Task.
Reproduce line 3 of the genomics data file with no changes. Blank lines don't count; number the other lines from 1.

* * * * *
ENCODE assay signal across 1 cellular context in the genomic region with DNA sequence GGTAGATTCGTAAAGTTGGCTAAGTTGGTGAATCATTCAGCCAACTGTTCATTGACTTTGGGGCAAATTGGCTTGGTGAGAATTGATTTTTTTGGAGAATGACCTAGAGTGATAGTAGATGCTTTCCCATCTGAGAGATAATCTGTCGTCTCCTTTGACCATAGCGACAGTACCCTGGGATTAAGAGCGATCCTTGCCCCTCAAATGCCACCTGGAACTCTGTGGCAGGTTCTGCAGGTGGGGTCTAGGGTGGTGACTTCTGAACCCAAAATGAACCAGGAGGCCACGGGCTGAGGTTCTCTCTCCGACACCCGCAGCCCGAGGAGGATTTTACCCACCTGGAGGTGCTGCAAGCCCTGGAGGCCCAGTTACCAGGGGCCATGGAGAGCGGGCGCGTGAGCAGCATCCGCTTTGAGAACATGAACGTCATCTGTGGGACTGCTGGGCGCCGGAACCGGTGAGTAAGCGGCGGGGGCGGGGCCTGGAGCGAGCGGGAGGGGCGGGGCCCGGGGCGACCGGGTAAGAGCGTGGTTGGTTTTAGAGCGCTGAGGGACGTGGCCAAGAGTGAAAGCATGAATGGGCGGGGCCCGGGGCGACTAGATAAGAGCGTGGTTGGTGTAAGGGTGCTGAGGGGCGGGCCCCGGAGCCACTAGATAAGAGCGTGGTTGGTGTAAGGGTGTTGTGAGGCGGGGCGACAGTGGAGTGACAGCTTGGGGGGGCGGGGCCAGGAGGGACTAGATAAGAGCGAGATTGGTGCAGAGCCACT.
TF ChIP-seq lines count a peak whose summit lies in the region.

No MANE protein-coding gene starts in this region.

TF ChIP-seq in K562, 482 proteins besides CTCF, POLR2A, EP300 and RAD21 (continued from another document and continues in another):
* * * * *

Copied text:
No MANE protein-coding gene starts in this region.